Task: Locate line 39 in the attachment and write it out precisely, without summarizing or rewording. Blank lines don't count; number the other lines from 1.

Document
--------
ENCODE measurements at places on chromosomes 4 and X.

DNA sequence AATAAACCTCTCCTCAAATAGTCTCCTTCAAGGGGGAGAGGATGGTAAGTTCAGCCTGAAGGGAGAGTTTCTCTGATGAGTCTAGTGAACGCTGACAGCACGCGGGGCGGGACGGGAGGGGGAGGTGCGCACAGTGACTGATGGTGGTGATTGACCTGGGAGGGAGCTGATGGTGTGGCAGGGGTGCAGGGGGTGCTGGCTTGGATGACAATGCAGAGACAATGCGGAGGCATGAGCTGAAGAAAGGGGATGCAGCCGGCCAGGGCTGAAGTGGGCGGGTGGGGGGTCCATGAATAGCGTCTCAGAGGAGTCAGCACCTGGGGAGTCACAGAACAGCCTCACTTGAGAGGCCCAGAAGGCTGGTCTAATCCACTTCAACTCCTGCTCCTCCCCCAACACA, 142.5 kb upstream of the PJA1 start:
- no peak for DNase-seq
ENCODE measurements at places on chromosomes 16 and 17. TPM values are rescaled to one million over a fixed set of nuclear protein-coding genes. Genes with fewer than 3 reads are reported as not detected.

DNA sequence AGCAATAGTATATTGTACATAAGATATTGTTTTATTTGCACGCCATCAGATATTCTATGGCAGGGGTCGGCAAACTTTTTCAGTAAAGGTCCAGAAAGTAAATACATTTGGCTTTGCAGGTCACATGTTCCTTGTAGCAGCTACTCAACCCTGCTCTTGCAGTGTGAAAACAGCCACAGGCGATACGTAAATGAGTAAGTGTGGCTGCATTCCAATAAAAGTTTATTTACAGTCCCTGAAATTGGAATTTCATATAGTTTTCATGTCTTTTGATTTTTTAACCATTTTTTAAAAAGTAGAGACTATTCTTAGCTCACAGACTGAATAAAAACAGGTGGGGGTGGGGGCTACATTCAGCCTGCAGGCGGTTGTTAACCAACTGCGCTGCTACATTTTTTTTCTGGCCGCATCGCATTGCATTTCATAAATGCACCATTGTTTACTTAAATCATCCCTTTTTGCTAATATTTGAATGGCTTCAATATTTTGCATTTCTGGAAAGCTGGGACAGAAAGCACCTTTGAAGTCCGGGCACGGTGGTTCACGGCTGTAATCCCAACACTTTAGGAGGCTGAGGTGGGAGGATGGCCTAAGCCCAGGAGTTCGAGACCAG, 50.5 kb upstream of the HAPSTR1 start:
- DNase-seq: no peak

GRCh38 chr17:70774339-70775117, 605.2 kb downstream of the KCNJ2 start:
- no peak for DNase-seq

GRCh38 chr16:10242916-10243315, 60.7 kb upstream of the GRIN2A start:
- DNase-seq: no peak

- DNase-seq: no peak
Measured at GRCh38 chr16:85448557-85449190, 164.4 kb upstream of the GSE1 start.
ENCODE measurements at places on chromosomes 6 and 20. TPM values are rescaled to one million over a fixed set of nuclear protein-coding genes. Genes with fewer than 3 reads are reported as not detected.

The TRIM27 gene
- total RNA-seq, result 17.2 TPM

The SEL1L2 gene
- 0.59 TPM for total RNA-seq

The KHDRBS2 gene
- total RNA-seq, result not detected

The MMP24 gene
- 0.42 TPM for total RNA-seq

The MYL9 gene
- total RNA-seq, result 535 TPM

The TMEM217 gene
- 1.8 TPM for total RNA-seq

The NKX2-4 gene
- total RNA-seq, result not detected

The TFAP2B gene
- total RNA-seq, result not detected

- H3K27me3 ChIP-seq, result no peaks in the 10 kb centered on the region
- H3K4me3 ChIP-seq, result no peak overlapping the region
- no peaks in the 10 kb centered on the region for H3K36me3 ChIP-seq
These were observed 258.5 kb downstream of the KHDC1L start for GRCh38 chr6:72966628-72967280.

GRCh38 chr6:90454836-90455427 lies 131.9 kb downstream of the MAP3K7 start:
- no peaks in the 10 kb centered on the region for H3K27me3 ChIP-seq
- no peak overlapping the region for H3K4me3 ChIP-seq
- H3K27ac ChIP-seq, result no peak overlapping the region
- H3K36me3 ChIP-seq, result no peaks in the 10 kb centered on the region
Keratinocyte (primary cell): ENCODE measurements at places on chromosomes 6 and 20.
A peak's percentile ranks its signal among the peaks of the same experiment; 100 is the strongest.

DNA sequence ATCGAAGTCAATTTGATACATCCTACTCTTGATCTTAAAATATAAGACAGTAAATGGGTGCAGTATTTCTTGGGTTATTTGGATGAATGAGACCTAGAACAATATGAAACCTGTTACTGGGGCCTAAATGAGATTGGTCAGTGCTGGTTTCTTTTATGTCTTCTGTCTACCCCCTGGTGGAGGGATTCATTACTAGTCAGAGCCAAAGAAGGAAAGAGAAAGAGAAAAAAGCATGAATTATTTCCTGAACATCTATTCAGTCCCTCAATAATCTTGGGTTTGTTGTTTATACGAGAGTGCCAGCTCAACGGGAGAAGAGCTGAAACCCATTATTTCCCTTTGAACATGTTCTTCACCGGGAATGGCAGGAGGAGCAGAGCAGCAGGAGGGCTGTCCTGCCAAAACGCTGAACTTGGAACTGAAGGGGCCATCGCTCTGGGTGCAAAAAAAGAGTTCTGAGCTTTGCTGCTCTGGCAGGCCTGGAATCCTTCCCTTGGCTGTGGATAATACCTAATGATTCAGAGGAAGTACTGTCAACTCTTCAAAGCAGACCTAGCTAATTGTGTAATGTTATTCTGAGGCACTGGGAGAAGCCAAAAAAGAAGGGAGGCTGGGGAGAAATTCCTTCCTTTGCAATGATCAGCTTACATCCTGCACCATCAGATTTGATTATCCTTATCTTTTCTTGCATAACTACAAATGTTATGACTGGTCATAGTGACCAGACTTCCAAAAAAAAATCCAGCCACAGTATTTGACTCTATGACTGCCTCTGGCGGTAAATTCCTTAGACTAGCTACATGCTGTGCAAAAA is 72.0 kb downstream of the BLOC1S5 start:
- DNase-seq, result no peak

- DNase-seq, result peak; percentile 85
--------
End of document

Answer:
Keratinocyte (primary cell): ENCODE measurements at places on chromosomes 6 and 20.